In order to decrease your fire risk in the kitchen, it’s important to make sure you stay present while you’re cooking. This helps you keep an eye on things so they don’t get too overheated. Additionally, it can help to keep clutter around the kitchen down by storing flammable objects such as paper food containers, cooking utensils, and towels away from the stove and oven.

4.) Keep Your Christmas Tree Hydrated

According to the NFPA, American fire departments answer over 200 calls for fires involving Christmas trees every year. These fires can be easily prevented by following just a few fire prevention tips.

First, you should make sure your tree is hydrated. When picking a live tree, choose the freshest in the forest. After you bring the tree home, you should make sure that it is set up at least 3 feet from any source of heat, like a space heater, fireplace, furnace, or radiator. Other ways to decrease fire risk with your Christmas tree are to cut the bottom inch from the trunk and fill the stand with water every day. This can make sure to keep the tree as hydrated as possible so you don’t have a six-foot tall piece of dry kindling at the center of your home.

You can also use a heat-sensing device to monitor the heat on your Christmas tree. This can be a good preventative measure to make sure things don’t get out of control.

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5.) Don’t Overpack Electric Outlets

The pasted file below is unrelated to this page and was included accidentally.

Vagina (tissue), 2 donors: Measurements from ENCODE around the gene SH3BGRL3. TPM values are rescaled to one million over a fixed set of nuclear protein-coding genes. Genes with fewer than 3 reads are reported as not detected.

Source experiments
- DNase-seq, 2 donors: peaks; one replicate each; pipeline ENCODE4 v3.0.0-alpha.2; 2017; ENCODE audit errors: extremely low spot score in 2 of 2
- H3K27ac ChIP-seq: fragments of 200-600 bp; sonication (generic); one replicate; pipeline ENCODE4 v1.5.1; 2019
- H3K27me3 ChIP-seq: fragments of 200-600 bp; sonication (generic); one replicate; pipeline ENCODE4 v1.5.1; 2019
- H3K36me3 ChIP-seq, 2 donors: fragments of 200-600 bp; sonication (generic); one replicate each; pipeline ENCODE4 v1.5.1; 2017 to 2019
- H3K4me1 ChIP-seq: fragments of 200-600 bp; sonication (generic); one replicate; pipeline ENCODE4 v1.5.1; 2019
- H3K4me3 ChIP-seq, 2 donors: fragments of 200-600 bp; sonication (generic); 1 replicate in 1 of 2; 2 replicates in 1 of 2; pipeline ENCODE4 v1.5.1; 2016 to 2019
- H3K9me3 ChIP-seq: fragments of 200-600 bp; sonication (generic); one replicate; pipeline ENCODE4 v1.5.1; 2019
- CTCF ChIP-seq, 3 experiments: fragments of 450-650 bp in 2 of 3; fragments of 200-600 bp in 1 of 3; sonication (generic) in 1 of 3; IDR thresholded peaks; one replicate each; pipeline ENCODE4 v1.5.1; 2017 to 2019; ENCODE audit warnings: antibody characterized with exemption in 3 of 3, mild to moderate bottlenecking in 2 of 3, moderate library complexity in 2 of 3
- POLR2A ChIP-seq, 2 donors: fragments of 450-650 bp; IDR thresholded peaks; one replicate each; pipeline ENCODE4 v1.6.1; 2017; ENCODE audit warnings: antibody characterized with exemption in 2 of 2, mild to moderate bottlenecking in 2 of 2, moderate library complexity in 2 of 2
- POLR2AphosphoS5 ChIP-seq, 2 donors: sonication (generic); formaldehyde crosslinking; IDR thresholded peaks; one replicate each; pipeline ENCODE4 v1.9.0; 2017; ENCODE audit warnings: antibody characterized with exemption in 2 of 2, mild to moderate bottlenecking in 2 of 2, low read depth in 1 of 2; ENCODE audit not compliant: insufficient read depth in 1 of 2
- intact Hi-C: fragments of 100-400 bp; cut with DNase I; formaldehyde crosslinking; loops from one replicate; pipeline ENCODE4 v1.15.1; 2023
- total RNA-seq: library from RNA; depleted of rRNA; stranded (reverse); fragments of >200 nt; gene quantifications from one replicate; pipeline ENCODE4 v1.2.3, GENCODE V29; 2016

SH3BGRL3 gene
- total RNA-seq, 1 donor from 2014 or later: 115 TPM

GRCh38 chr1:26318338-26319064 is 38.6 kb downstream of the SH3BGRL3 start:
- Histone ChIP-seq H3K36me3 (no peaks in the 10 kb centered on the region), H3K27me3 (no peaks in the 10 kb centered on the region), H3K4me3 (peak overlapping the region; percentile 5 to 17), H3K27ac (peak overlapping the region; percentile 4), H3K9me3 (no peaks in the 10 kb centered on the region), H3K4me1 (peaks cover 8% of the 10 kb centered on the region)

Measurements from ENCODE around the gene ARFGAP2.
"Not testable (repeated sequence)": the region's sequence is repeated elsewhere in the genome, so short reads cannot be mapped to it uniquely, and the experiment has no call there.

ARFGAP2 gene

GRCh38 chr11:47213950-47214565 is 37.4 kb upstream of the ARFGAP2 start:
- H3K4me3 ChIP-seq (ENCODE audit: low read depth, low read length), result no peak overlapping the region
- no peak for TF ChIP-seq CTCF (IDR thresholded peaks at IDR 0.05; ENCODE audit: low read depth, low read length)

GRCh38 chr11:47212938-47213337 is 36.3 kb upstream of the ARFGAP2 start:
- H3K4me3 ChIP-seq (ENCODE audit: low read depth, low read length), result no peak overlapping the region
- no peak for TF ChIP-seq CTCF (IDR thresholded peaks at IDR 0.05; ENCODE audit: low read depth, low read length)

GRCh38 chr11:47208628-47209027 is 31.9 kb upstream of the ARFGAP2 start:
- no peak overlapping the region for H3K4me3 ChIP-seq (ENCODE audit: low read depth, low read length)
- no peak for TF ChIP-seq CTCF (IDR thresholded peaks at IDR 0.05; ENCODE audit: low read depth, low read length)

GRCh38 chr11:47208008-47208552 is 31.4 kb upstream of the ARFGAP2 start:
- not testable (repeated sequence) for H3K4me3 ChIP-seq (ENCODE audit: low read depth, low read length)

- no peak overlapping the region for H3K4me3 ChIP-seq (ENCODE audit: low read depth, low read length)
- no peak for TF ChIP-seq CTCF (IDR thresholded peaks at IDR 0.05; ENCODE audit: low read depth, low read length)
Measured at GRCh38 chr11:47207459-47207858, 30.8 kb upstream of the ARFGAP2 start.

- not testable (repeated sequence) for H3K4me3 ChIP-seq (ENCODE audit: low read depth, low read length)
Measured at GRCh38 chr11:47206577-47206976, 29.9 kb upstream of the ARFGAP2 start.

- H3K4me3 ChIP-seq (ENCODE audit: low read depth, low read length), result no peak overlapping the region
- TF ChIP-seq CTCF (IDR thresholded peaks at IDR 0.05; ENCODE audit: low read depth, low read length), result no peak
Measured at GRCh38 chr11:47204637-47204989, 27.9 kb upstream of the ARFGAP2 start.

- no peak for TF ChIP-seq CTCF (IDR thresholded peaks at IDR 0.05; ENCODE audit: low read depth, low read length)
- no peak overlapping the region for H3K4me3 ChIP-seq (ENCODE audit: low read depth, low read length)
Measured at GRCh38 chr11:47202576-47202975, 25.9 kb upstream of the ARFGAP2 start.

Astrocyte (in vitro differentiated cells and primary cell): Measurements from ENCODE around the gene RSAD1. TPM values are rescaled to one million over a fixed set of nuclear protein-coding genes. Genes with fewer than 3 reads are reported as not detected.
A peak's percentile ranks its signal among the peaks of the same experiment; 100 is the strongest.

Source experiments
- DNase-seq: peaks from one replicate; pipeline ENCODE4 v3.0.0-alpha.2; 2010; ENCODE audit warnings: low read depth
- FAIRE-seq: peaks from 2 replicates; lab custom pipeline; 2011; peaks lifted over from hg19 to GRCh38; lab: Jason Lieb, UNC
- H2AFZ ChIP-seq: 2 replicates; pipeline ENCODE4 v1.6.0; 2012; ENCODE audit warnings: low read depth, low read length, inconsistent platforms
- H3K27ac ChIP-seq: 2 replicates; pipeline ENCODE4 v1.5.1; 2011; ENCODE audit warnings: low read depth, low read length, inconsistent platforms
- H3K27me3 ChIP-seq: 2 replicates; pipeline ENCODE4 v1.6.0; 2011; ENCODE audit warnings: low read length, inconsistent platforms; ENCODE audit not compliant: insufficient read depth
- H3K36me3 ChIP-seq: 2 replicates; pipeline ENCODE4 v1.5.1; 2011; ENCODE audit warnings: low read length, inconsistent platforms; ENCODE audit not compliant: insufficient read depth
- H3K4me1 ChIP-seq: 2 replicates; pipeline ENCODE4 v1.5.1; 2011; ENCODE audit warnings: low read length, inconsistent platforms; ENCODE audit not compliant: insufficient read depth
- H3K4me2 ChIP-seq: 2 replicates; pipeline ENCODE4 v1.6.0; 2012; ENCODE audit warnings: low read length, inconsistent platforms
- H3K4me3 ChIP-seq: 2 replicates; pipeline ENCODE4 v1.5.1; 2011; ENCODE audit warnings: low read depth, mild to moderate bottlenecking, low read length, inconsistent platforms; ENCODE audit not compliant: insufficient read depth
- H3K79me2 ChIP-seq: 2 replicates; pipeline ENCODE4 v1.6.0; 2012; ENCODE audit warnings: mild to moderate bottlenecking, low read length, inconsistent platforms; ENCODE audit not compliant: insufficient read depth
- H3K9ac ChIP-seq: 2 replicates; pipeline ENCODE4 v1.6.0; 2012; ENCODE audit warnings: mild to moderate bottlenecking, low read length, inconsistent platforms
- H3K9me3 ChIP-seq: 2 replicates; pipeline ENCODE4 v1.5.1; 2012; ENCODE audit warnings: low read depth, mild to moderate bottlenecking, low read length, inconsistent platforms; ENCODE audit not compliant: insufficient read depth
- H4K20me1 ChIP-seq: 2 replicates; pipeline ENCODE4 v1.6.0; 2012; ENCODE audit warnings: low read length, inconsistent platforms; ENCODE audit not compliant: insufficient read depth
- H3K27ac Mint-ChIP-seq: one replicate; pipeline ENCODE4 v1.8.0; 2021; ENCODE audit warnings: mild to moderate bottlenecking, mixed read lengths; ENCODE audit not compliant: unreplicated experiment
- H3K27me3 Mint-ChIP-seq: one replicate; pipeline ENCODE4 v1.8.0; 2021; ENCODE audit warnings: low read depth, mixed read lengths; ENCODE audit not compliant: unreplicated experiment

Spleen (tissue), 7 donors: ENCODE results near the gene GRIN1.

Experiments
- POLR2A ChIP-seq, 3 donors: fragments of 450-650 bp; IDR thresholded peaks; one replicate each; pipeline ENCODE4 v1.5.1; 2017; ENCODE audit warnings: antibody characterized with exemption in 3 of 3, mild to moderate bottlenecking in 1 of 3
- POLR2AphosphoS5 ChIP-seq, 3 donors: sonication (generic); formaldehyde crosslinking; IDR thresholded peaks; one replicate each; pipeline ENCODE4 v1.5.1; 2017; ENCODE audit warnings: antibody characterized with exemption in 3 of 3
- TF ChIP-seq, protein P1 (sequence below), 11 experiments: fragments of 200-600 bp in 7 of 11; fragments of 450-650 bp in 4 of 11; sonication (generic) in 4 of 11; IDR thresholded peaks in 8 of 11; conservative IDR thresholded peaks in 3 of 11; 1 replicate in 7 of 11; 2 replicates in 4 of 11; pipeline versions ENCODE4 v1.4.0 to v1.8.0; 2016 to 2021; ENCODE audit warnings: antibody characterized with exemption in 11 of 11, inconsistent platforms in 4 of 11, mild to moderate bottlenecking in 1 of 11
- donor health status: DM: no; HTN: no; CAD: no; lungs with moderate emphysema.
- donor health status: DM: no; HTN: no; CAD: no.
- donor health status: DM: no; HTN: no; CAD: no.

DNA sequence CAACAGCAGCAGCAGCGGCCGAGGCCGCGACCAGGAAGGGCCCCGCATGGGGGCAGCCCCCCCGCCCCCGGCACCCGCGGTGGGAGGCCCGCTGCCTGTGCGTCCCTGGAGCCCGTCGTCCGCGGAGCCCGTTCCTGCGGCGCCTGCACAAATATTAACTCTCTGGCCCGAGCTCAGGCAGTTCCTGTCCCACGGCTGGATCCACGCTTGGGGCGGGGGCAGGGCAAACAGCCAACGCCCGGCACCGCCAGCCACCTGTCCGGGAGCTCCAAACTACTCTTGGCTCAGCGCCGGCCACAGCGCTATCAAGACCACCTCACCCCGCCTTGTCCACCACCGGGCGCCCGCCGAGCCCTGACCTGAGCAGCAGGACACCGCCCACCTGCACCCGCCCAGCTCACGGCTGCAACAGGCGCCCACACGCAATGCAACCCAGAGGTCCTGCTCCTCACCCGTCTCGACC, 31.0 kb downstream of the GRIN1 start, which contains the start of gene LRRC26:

During the holiday season, decorative lights are incredibly popular. Although they can be festive and a great source of joy, you should be careful not to overpack electric outlets. Malfunctions involving these electric outlets, also known as shorts or arc faults, cause half of all home fires. To help prevent this from happening, you can install an Arc-Fault Circuit Interrupter (AFCI) outlet. This will detect and automatically shut down an outlet before it shorts.

If you’re using string lights, follow the manufacturer’s instructions. Generally, you should keep an outlet’s total load under 15 amps. You should be able to find this information on the box. You should also make sure to replace any broken worn out or loose strings. To save energy and give your outlets a break, unplug the lights during the day or even before you go to sleep as well.

6.) Keep an Eye on Candlelight

According to the NFPA, the month of December hosts the greatest number of house fires caused by candles. This can be prevented easily. First, you should never ever use real candles to light your any ornaments on your Christmas tree. Next, keep burning candles at least 1 foot away from flammable objects. Never place burning candles directly on top of a flammable material without a holder or dish underneath to catch hot wax. You should always use a sturdy candleholder that isn’t likely to tip over.

Lastly, consider using flickering LED lights in place of candles. They can look exactly the same without the fire risk.

7.) Beware of Flammable Gifts and Giftwrap

Wrapping presents is a Christmas tradition in America. However, because gift wrap paper can be flammable, it’s important to be aware of where and how you store both the gifts and the wrapping paper. Even though it can be fun to hide gifts, we strongly recommend that you don’t hide them near a heat source such as a hot light, near any heaters, or in a boiler room.